The slugs identified in the shop as the “Lettuce Nudibranch” were most likely the sacoglossan sea slug Elysia crispata, which was known as Tridachia crispata until it was recently renamed (Gosliner 1995). Even after Gosliner’s recent re-examination of the genus, E. crispata remains one of the most variable sea slugs in the world, and there remains some debate whether this is a consequence of extreme individual variability or poorly understood taxonomy. Some experts (such as Bill Rudman and Kathe Jensen) appear to believe that these slugs are probably members of a morphologically-similar species complex for which the taxonomy (and specific biology) is not yet understood.

In support of the hypothesis that E. crispata may be a species complex rather than an extremely variable single species, there is a considerable amount of variation among how these animal appear to behave in both the aquarium and the wild. There are reports of differences in feeding preference and reproductive mode that may accompany the variation in color seen among different varieties of this slug. If true, then there are some major differences in the aquarium requirements and proper care of the various color morphs that have been reported. That would also make it more likely that there are at least a couple of different species within this complex that are waiting for a proper name.

From the hobbyist perspective, however, even more important than knowing the real species name for these animals, we need to understand what exactly the natural history of each group is, what they feed on, and what are their specific biological requirements within the aquarium? Only after we understand these outstanding questions and the specific site of origin for the animals in the hobby can we reliably predict what they need to survive in the aquarium.


Elysia crispata is one of the most variably colored sea slugs in the world, ranging from dull green, to bright blue, to almost white, to red, yellow and blue banding on a green background, and virtually every combination in between. There remains debate among the experts about whether the diversity of colors seen in this slug is a consequence of extreme individual variability or poorly understood taxonomy. Photo by Julian Sprung


Biology of Lettuce Slugs

As I mentioned above, these animals are not nudibranchs, either. They are a Sacoglossan sea slug that makes a living by sucking the contents from the living cells of their prey. Fortunately for the adventurous aquarists among us who really want to keep a sea slug, some of the members of these non- nudibranch groups (especially sacoglossan, cephalaspidean & anaspidean) sea slugs may actually be reasonably well-suited for certain aquaria.

In general, sacoglossans are among the more colorful of these slugs, but none of the groups are typically as colorful or striking as their nudibranch cousins, however, there are some spectacular exceptions that could be perfectly suitable for a reef aquarium. For example, some species, such as Lobiger are herbivores that could actually provide a useful service to aquarists. Although I say these animals are herbivores, there is really a little more to it. They are actually specialist feeders that have a modified radula (the hardened ribbon of teeth used by most molluscs to feed) that can “surgically” remove the contents of individual algal cells and allow them to digest the cellular contents while saving the choloroplasts (the photosynthetic organelles plants use to produce energy from sunlight) to incorporate them into their own body. By stealing these photosynthetic organelles to use for a time, the slugs are able to take advantage of their function for a short time much as they did in the plant from which they were removed. This amazing ability actually allows these animals to generate some of their own food by making themselves “solar-powered sea slugs!”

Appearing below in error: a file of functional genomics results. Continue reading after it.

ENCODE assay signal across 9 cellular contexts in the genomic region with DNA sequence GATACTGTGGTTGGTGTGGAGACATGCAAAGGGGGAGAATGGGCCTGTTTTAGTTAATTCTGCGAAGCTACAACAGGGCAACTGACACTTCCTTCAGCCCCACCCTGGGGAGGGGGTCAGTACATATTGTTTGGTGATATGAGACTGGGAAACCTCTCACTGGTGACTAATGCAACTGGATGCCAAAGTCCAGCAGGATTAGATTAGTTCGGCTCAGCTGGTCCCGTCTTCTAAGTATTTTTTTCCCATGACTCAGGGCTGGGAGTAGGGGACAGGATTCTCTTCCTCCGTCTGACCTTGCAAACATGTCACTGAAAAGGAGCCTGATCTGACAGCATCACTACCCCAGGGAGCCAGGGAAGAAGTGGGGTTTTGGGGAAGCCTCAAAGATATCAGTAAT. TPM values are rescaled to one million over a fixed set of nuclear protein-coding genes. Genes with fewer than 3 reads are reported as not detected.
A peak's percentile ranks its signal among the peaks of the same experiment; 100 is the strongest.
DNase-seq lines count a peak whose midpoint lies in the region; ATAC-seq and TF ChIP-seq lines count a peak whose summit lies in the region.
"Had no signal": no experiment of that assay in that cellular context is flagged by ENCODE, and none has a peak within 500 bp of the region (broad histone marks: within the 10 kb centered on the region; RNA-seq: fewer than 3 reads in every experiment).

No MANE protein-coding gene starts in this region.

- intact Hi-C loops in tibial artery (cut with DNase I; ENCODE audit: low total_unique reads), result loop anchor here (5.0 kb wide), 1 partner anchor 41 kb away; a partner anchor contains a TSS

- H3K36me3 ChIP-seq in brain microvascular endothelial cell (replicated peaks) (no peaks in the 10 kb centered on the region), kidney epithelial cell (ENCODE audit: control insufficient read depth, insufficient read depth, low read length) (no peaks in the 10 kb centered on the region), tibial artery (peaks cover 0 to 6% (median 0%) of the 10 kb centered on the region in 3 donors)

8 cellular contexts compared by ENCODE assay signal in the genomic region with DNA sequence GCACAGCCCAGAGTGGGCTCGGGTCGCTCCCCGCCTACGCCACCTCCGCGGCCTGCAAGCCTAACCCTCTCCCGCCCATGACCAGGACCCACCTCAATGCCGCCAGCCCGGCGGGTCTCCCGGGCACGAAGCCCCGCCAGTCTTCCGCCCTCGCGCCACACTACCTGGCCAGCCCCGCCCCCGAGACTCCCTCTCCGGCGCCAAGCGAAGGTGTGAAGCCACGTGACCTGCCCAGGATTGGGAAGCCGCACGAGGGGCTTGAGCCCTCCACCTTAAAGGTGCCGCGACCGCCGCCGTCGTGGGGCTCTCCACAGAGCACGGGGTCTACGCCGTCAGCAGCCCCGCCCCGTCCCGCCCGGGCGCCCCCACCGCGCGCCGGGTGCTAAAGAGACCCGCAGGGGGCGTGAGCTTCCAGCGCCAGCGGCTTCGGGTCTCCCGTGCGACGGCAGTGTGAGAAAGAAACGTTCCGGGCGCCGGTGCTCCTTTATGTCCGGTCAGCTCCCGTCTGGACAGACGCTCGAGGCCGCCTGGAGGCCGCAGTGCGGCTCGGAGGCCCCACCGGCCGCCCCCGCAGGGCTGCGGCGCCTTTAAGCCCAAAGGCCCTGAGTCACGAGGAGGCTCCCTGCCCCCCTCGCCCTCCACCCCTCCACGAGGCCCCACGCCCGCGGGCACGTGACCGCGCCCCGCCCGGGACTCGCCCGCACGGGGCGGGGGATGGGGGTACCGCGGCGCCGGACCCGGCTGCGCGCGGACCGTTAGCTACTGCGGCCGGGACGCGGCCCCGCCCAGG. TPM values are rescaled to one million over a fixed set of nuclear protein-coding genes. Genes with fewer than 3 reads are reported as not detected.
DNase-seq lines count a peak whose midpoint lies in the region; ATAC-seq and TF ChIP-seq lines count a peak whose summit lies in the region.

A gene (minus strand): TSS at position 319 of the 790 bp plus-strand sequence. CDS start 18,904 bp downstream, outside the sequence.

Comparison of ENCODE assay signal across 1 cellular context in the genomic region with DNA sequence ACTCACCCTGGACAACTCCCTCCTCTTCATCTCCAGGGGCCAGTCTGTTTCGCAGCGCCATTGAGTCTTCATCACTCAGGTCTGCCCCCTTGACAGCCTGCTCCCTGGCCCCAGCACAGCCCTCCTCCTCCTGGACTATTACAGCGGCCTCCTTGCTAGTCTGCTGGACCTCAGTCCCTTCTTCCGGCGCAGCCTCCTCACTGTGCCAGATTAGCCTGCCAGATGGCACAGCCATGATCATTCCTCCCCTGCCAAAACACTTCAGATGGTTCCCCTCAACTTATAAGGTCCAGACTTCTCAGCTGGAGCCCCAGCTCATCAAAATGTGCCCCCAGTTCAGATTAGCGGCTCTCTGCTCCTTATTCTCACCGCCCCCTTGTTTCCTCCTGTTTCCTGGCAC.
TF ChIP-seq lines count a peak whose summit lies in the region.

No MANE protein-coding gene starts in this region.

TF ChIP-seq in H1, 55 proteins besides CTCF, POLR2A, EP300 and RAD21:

In this case, the slugs that I saw in the petshop, Elysia (formerly Tridachia ) crispata, happen to fall into the “solar-powered sea slug” category. That was one of the reasons why I was happy to see these animals being offered for sale in the local petshop. Unlike their carnivorous cousins the nudibranchs, the sacoglossans (of which E. crispata is a member) are largely herbivorous, and you could think of them as sort of a marine mosquito for algae. I know that sounds a little odd, but how else do you describe an animal that makes a living sticking a fine tube into their host and carefully sucking out their fill of the contents before moving on?

Most of the lettuce slugs imported for the hobby appear to be the form that specializes on the nuisance ‘hair algae’ Bryopsis. However, as I mentioned above, there are reliable reports of variation in feeding preferences and reproductive modes reported among the various color morphs, and some lettuce slugs will completely ignore Bryopsis in the aquarium. For example, Elysia collected from the Great Barrier Reef appear to specialize on the alga Chlorodesmis rather than Bryopsis (Hay et al. 1989). Furthermore, some slugs within this species appear to be direct-developers that reproduce well in aquaria, whereas others produce planktonic larvae that do not generally survive in the aquarium. Given this degree of variability, and the fact that researcher cannot currently tell these things apart in a reliable manner, it is obviously going to be very difficult for you as a hobbyist to make sure that you know what you’re getting when you buy one of these animals in the local pet store.